FIM Transaction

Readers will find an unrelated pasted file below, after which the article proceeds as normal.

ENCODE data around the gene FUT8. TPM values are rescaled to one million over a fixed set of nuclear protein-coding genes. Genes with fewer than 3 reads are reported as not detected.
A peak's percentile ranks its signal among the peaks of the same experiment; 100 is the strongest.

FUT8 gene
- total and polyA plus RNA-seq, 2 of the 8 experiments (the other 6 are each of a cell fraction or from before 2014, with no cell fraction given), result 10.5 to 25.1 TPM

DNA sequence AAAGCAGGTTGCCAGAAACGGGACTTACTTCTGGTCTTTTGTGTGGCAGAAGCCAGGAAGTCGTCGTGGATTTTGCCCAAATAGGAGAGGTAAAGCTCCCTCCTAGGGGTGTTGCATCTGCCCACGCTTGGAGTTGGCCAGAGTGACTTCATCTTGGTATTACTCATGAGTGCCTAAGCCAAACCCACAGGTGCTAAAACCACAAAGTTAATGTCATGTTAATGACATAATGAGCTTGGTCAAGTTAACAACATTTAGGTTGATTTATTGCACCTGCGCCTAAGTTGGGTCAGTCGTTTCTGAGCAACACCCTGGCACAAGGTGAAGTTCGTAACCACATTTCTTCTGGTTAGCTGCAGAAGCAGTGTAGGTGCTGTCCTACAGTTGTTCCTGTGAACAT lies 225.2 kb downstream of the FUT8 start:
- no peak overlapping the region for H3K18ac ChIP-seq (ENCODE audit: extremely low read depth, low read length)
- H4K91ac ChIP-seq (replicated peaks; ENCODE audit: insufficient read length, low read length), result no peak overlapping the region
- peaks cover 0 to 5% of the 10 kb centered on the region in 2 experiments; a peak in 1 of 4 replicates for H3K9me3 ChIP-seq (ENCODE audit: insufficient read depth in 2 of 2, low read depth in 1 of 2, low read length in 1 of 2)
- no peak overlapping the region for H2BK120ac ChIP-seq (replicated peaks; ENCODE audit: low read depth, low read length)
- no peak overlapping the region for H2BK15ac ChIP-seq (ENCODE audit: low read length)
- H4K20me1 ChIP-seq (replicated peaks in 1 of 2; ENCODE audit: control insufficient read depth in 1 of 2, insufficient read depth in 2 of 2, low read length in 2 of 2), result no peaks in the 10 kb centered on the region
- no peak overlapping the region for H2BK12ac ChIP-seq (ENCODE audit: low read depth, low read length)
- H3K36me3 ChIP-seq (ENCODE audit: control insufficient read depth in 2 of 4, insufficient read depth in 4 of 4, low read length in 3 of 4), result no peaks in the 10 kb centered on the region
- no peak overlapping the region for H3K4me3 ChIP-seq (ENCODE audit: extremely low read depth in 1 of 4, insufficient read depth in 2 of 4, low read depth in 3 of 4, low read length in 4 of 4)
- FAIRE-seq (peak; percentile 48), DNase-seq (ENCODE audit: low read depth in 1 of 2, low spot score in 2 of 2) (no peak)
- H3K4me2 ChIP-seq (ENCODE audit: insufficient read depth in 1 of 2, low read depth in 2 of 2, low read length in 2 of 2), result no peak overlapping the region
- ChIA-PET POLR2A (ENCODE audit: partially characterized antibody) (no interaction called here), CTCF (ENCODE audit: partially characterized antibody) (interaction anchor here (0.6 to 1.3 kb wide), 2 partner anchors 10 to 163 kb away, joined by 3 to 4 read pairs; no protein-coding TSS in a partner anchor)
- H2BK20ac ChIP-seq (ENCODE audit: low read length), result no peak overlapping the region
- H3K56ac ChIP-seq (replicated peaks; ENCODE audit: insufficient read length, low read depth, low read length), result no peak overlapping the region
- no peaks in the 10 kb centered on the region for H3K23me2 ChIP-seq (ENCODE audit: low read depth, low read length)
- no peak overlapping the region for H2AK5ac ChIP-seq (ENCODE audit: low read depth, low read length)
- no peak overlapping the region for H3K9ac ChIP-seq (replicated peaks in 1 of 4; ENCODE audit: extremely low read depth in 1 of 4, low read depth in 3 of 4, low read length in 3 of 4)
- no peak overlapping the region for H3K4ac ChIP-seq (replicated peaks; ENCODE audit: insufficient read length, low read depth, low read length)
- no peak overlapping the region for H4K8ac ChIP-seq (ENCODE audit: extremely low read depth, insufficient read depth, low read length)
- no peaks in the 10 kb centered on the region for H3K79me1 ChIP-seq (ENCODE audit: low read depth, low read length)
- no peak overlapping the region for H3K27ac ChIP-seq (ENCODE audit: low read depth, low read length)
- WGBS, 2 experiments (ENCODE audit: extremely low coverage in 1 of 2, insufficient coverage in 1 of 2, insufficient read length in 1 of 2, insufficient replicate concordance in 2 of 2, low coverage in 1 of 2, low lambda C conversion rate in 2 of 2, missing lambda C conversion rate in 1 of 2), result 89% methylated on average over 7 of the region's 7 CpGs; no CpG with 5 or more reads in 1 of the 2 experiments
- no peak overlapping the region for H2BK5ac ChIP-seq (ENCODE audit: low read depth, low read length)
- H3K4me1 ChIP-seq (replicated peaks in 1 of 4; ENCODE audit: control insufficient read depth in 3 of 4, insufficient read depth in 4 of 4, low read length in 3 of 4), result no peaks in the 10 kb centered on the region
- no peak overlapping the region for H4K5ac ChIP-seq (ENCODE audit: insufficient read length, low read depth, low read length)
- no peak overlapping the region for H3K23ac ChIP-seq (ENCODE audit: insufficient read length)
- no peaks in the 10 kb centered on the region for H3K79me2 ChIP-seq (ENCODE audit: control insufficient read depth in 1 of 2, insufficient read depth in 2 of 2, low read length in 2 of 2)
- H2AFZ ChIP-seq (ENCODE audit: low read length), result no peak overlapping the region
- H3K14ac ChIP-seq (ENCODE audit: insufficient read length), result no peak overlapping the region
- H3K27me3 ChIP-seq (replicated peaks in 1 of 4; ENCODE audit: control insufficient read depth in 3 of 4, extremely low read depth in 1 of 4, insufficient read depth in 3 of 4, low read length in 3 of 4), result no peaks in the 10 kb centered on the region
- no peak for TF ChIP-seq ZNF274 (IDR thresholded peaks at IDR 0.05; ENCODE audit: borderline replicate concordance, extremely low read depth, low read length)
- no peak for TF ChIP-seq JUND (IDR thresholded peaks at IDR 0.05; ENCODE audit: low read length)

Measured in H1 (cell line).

On August 26, 2005 and August 30, 2005, two purported class action lawsuits captioned, respectively, Ron Sheppard v. Richard Rosenblatt et. al., and John Friedmann v. Intermix Media, Inc. et al. , were filed in the California Superior Court, County of Los Angeles. Both lawsuits named as defendants all of the then incumbent members of the Intermix Board, including Mr. Rosenblatt, Intermix’s former Chief Executive Officer, and certain entities affiliated with VantagePoint Venture Partners, a former major Intermix stockholder. The complaints alleged that, in pursuing the transaction whereby Intermix was to be acquired by FIM (the “FIM Transaction”) and approving the related merger agreement, the director defendants breached their fiduciary duties to Intermix stockholders by, among other things, engaging in self-dealing and failing to obtain the highest price reasonably available for Intermix and its stockholders. The complaints further alleged that the merger agreement resulted from a flawed process and that the defendants tailored the terms of the merger to advance their own interests. The FIM Transaction was consummated on September 30, 2005. The Friedmann and Sheppard lawsuits were subsequently consolidated and, on January 17, 2006, a consolidated amended complaint was filed (the “Intermix Media Shareholder Litigation”). The plaintiffs in the consolidated action are seeking various forms of declaratory relief, damages, disgorgement and fees and costs. On March 20, 2006, the court ordered that substantially identical claims asserted in a separate state action filed by Brad Greenspan, captioned Greenspan v. Intermix Media, Inc., et al., be severed and related to the Intermix Media Shareholder Litigation. The defendants filed demurrers seeking dismissal of all claims in the Intermix Media Shareholder Litigation and the severed Greenspan claims, which were heard by the Court on July 6, 2006. On October 6, 2006, the court sustained the demurrers without leave to amend. On December 13, 2006, the court dismissed the complaints and entered judgment for the defendants. On February 6, 2007, the Intermix Media Shareholder Litigation plaintiffs filed a notice of appeal. Although their opening brief is currently due on August 24, 2007, plaintiffs have requested that the Court of Appeal grant them an extension of this due date to October 23, 2007. The Court of Appeal has not yet ruled on this request. The matter will likely not be fully briefed and ready for oral argument until the first half of 2008.